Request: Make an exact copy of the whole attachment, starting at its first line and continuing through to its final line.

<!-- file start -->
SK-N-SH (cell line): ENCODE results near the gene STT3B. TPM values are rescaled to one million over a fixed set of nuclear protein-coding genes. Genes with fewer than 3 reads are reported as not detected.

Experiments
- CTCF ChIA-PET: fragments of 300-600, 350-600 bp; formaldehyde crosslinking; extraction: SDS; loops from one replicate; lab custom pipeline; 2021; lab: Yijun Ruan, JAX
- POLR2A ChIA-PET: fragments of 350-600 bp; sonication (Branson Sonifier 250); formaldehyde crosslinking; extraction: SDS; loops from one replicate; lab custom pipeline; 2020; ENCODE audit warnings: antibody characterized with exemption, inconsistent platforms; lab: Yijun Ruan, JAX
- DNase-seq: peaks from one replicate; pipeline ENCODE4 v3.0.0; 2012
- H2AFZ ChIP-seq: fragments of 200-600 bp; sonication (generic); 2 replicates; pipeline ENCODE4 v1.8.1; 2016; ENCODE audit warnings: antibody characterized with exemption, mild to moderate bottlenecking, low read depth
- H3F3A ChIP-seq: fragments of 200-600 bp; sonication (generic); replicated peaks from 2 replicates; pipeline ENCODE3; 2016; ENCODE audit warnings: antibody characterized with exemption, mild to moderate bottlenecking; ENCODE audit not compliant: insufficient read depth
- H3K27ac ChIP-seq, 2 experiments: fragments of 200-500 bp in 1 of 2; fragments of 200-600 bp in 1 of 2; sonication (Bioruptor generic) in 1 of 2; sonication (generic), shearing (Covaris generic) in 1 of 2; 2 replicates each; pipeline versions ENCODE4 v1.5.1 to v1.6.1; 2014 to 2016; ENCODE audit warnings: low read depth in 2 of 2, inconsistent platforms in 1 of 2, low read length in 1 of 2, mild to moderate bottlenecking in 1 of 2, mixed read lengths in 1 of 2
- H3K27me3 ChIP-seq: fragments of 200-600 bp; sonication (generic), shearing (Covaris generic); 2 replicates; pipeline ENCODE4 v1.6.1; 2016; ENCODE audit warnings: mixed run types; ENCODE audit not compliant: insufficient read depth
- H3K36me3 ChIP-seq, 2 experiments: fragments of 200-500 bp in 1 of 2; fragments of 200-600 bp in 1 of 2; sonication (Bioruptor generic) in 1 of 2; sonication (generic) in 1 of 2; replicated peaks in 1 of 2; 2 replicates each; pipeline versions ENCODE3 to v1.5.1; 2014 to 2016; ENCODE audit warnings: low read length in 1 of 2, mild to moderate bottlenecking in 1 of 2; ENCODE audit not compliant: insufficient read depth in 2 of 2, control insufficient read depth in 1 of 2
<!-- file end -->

SK-N-SH (cell line): ENCODE results near the gene STT3B. TPM values are rescaled to one million over a fixed set of nuclear protein-coding genes. Genes with fewer than 3 reads are reported as not detected.

Experiments
- CTCF ChIA-PET: fragments of 300-600, 350-600 bp; formaldehyde crosslinking; extraction: SDS; loops from one replicate; lab custom pipeline; 2021; lab: Yijun Ruan, JAX
- POLR2A ChIA-PET: fragments of 350-600 bp; sonication (Branson Sonifier 250); formaldehyde crosslinking; extraction: SDS; loops from one replicate; lab custom pipeline; 2020; ENCODE audit warnings: antibody characterized with exemption, inconsistent platforms; lab: Yijun Ruan, JAX
- DNase-seq: peaks from one replicate; pipeline ENCODE4 v3.0.0; 2012
- H2AFZ ChIP-seq: fragments of 200-600 bp; sonication (generic); 2 replicates; pipeline ENCODE4 v1.8.1; 2016; ENCODE audit warnings: antibody characterized with exemption, mild to moderate bottlenecking, low read depth
- H3F3A ChIP-seq: fragments of 200-600 bp; sonication (generic); replicated peaks from 2 replicates; pipeline ENCODE3; 2016; ENCODE audit warnings: antibody characterized with exemption, mild to moderate bottlenecking; ENCODE audit not compliant: insufficient read depth
- H3K27ac ChIP-seq, 2 experiments: fragments of 200-500 bp in 1 of 2; fragments of 200-600 bp in 1 of 2; sonication (Bioruptor generic) in 1 of 2; sonication (generic), shearing (Covaris generic) in 1 of 2; 2 replicates each; pipeline versions ENCODE4 v1.5.1 to v1.6.1; 2014 to 2016; ENCODE audit warnings: low read depth in 2 of 2, inconsistent platforms in 1 of 2, low read length in 1 of 2, mild to moderate bottlenecking in 1 of 2, mixed read lengths in 1 of 2
- H3K27me3 ChIP-seq: fragments of 200-600 bp; sonication (generic), shearing (Covaris generic); 2 replicates; pipeline ENCODE4 v1.6.1; 2016; ENCODE audit warnings: mixed run types; ENCODE audit not compliant: insufficient read depth
- H3K36me3 ChIP-seq, 2 experiments: fragments of 200-500 bp in 1 of 2; fragments of 200-600 bp in 1 of 2; sonication (Bioruptor generic) in 1 of 2; sonication (generic) in 1 of 2; replicated peaks in 1 of 2; 2 replicates each; pipeline versions ENCODE3 to v1.5.1; 2014 to 2016; ENCODE audit warnings: low read length in 1 of 2, mild to moderate bottlenecking in 1 of 2; ENCODE audit not compliant: insufficient read depth in 2 of 2, control insufficient read depth in 1 of 2